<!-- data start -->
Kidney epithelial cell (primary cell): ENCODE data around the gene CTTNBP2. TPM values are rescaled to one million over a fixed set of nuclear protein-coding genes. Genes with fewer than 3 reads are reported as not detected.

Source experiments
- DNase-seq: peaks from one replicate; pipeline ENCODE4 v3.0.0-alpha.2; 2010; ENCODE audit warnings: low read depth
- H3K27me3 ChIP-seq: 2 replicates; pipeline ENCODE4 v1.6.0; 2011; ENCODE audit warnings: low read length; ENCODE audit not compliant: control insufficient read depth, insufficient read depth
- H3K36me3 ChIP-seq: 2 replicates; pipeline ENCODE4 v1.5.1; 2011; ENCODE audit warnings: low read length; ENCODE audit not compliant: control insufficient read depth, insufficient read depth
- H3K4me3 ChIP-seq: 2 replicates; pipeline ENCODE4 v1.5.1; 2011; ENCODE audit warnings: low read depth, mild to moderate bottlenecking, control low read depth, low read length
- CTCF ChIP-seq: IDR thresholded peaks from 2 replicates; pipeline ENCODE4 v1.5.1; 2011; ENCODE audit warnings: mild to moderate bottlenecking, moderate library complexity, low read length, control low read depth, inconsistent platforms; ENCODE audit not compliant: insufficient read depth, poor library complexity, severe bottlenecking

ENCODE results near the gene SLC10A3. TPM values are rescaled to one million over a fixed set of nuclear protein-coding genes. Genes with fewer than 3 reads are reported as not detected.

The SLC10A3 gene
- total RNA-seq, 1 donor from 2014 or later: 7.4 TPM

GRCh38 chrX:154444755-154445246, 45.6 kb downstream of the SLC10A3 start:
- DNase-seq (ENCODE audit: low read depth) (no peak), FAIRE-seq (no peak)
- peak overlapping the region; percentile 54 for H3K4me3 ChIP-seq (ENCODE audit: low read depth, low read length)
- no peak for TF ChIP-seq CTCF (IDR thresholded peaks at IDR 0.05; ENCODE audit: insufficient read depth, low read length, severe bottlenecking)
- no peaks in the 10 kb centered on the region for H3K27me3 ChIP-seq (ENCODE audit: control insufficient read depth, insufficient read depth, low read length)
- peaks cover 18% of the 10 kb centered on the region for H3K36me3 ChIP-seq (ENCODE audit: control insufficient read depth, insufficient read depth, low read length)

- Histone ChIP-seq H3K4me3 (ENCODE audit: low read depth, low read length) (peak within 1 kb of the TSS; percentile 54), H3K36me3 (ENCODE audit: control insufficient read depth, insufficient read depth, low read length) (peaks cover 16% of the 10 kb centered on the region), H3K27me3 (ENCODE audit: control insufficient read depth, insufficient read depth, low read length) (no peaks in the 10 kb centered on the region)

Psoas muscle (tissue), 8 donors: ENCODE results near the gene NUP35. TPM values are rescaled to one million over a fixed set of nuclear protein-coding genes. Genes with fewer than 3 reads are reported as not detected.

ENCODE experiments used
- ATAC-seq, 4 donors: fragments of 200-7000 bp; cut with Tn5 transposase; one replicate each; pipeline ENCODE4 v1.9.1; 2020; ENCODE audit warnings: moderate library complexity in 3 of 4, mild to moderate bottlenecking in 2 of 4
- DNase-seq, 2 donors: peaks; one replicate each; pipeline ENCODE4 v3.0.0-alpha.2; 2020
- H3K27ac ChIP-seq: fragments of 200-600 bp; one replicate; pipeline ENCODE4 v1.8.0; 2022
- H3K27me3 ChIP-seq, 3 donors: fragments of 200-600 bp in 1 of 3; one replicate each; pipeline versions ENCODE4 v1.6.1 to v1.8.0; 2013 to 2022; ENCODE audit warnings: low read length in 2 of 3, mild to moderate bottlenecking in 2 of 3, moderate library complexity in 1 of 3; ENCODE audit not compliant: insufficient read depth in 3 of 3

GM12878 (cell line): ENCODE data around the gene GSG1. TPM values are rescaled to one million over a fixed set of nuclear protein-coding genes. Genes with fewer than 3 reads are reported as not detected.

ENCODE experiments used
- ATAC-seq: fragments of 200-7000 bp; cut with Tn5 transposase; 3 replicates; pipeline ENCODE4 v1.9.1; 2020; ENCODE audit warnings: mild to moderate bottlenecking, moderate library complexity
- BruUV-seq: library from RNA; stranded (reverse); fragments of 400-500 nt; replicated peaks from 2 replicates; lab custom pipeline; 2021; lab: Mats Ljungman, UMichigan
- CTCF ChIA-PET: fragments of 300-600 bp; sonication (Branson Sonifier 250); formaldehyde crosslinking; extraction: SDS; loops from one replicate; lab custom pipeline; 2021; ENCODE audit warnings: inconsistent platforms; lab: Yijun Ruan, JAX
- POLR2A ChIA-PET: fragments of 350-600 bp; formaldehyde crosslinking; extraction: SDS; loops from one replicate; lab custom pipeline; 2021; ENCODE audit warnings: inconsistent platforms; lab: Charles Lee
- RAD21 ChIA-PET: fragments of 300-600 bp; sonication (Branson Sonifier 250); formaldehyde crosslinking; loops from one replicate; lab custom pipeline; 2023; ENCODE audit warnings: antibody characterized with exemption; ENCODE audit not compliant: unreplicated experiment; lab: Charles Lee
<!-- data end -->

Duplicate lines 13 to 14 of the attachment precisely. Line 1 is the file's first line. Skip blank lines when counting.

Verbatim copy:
- peak overlapping the region; percentile 54 for H3K4me3 ChIP-seq (ENCODE audit: low read depth, low read length)
- no peak for TF ChIP-seq CTCF (IDR thresholded peaks at IDR 0.05; ENCODE audit: insufficient read depth, low read length, severe bottlenecking)